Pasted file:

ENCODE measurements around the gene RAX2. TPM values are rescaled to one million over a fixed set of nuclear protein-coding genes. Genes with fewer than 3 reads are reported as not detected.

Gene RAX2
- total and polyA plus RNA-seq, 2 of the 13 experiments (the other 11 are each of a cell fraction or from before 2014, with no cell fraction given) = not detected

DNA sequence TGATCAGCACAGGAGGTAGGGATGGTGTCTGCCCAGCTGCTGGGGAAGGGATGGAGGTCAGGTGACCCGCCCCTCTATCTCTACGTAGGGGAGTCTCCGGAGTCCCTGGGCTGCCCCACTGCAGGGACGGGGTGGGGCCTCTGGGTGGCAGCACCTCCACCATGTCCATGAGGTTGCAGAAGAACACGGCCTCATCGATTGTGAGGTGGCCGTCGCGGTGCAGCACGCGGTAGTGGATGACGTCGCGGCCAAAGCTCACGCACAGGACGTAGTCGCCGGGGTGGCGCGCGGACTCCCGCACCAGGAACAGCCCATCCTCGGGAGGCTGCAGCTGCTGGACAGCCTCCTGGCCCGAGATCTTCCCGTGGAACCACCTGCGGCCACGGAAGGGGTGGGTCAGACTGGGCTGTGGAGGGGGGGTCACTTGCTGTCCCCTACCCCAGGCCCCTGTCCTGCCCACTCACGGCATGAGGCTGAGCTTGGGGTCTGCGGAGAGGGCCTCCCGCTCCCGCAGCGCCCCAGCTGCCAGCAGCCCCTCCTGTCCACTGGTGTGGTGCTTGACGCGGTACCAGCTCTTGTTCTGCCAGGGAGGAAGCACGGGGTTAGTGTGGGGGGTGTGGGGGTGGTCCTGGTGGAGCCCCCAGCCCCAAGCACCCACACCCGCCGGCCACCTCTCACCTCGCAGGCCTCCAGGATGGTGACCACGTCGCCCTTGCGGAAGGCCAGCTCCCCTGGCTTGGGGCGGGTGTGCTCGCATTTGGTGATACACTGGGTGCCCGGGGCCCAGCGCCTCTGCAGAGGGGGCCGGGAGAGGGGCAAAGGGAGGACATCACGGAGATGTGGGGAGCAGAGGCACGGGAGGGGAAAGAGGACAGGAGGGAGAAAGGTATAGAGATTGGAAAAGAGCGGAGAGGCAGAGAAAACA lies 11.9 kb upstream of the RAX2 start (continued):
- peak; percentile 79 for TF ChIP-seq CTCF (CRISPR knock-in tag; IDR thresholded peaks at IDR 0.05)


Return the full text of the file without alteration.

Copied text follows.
ENCODE measurements around the gene RAX2. TPM values are rescaled to one million over a fixed set of nuclear protein-coding genes. Genes with fewer than 3 reads are reported as not detected.

Gene RAX2
- total and polyA plus RNA-seq, 2 of the 13 experiments (the other 11 are each of a cell fraction or from before 2014, with no cell fraction given) = not detected

DNA sequence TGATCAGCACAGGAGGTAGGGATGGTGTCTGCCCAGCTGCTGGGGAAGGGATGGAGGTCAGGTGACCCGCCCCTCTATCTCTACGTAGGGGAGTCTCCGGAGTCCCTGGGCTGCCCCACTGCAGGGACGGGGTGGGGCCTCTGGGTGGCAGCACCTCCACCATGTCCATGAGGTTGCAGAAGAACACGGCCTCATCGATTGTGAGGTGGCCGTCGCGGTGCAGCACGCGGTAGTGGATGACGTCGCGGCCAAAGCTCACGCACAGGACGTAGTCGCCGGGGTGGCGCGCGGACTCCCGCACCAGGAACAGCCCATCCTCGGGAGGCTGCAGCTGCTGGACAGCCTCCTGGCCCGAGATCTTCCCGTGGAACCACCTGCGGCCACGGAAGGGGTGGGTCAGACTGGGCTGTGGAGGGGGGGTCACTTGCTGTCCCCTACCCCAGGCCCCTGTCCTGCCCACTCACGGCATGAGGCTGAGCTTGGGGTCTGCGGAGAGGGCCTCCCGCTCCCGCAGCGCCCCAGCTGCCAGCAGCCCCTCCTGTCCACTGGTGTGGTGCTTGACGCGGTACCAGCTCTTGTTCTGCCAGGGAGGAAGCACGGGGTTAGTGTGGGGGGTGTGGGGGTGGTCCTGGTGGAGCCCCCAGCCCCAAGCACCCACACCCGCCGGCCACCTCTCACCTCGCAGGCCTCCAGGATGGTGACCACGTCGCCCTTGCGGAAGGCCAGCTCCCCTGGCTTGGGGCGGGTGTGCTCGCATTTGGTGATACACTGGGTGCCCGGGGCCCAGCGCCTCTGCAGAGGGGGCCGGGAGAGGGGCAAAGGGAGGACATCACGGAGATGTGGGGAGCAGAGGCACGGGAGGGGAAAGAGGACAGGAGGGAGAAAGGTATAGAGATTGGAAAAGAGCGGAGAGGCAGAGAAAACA lies 11.9 kb upstream of the RAX2 start (continued):
- peak; percentile 79 for TF ChIP-seq CTCF (CRISPR knock-in tag; IDR thresholded peaks at IDR 0.05)